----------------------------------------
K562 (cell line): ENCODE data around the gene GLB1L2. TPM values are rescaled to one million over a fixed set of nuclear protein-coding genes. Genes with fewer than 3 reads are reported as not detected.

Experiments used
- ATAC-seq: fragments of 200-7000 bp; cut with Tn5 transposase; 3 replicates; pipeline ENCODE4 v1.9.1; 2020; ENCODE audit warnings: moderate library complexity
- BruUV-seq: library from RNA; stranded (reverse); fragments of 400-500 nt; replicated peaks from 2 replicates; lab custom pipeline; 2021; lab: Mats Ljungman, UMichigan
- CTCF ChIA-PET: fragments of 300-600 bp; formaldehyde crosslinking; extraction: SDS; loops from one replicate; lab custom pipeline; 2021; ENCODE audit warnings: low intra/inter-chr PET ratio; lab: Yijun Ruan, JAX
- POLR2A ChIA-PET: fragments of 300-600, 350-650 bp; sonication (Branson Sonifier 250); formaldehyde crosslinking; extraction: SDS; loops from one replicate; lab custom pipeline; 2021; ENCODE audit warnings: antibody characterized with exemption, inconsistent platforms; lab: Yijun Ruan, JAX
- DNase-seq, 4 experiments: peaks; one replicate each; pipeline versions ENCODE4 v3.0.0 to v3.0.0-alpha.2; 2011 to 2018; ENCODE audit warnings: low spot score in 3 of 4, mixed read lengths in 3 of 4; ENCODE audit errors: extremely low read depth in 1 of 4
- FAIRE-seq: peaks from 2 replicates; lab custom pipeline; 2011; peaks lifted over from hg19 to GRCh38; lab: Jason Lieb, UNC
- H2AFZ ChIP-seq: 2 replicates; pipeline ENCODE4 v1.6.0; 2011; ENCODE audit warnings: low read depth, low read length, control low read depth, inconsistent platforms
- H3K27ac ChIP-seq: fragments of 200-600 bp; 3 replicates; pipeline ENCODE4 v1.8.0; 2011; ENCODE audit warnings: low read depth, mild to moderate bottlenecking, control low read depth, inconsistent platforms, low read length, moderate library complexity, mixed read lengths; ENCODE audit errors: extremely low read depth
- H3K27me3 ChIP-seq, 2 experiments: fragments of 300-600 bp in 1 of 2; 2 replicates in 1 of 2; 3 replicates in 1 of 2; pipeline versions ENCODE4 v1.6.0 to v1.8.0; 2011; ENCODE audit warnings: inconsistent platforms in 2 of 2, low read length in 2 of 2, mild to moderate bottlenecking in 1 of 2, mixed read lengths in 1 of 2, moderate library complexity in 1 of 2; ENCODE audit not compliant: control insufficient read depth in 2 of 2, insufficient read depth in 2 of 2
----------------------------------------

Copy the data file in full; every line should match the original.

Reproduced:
K562 (cell line): ENCODE data around the gene GLB1L2. TPM values are rescaled to one million over a fixed set of nuclear protein-coding genes. Genes with fewer than 3 reads are reported as not detected.

Experiments used
- ATAC-seq: fragments of 200-7000 bp; cut with Tn5 transposase; 3 replicates; pipeline ENCODE4 v1.9.1; 2020; ENCODE audit warnings: moderate library complexity
- BruUV-seq: library from RNA; stranded (reverse); fragments of 400-500 nt; replicated peaks from 2 replicates; lab custom pipeline; 2021; lab: Mats Ljungman, UMichigan
- CTCF ChIA-PET: fragments of 300-600 bp; formaldehyde crosslinking; extraction: SDS; loops from one replicate; lab custom pipeline; 2021; ENCODE audit warnings: low intra/inter-chr PET ratio; lab: Yijun Ruan, JAX
- POLR2A ChIA-PET: fragments of 300-600, 350-650 bp; sonication (Branson Sonifier 250); formaldehyde crosslinking; extraction: SDS; loops from one replicate; lab custom pipeline; 2021; ENCODE audit warnings: antibody characterized with exemption, inconsistent platforms; lab: Yijun Ruan, JAX
- DNase-seq, 4 experiments: peaks; one replicate each; pipeline versions ENCODE4 v3.0.0 to v3.0.0-alpha.2; 2011 to 2018; ENCODE audit warnings: low spot score in 3 of 4, mixed read lengths in 3 of 4; ENCODE audit errors: extremely low read depth in 1 of 4
- FAIRE-seq: peaks from 2 replicates; lab custom pipeline; 2011; peaks lifted over from hg19 to GRCh38; lab: Jason Lieb, UNC
- H2AFZ ChIP-seq: 2 replicates; pipeline ENCODE4 v1.6.0; 2011; ENCODE audit warnings: low read depth, low read length, control low read depth, inconsistent platforms
- H3K27ac ChIP-seq: fragments of 200-600 bp; 3 replicates; pipeline ENCODE4 v1.8.0; 2011; ENCODE audit warnings: low read depth, mild to moderate bottlenecking, control low read depth, inconsistent platforms, low read length, moderate library complexity, mixed read lengths; ENCODE audit errors: extremely low read depth
- H3K27me3 ChIP-seq, 2 experiments: fragments of 300-600 bp in 1 of 2; 2 replicates in 1 of 2; 3 replicates in 1 of 2; pipeline versions ENCODE4 v1.6.0 to v1.8.0; 2011; ENCODE audit warnings: inconsistent platforms in 2 of 2, low read length in 2 of 2, mild to moderate bottlenecking in 1 of 2, mixed read lengths in 1 of 2, moderate library complexity in 1 of 2; ENCODE audit not compliant: control insufficient read depth in 2 of 2, insufficient read depth in 2 of 2